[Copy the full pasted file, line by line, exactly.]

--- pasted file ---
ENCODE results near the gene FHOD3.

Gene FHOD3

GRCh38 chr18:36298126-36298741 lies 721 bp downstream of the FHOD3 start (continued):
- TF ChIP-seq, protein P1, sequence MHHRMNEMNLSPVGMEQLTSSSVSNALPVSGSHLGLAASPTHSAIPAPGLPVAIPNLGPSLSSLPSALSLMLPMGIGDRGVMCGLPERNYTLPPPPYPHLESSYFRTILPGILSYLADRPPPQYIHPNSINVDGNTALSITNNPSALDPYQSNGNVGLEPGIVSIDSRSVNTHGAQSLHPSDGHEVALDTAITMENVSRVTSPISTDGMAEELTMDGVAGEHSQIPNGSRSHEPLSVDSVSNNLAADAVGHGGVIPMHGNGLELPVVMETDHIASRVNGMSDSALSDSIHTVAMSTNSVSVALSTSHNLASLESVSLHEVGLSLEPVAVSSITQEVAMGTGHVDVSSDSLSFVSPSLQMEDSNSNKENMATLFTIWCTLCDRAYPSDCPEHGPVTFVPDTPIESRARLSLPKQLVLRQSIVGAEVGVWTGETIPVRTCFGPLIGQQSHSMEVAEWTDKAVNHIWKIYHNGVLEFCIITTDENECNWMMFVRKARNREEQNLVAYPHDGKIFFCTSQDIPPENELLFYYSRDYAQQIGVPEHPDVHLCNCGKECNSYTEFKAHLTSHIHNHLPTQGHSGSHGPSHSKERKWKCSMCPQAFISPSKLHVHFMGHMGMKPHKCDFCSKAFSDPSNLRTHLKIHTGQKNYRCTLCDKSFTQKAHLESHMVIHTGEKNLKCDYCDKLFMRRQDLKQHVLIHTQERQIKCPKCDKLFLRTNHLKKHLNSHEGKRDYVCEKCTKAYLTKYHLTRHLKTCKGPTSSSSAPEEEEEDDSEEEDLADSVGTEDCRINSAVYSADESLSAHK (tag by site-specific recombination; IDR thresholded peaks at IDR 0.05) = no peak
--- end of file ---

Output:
ENCODE results near the gene FHOD3.

Gene FHOD3

GRCh38 chr18:36298126-36298741 lies 721 bp downstream of the FHOD3 start (continued):
- TF ChIP-seq, protein P1, sequence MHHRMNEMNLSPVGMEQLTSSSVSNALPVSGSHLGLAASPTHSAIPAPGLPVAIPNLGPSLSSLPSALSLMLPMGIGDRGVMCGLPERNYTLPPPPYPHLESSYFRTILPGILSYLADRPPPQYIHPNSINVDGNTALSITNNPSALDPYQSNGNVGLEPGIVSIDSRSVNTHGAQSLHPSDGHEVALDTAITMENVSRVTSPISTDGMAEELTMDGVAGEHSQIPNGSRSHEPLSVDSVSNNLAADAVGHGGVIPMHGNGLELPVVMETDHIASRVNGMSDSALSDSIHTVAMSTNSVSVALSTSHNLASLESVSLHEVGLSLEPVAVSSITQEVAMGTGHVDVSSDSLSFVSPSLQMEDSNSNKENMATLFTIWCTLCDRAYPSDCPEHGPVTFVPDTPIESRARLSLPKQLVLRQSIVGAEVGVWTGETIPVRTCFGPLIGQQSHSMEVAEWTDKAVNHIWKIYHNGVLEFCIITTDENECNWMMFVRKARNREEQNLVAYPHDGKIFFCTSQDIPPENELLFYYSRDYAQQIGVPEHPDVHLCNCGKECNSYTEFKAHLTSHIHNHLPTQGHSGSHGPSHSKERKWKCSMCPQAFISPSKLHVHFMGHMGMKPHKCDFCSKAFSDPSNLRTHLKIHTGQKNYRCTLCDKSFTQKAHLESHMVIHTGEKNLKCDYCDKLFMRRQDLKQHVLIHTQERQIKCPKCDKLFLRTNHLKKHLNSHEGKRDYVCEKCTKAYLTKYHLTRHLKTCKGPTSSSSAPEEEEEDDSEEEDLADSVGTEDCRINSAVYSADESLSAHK (tag by site-specific recombination; IDR thresholded peaks at IDR 0.05) = no peak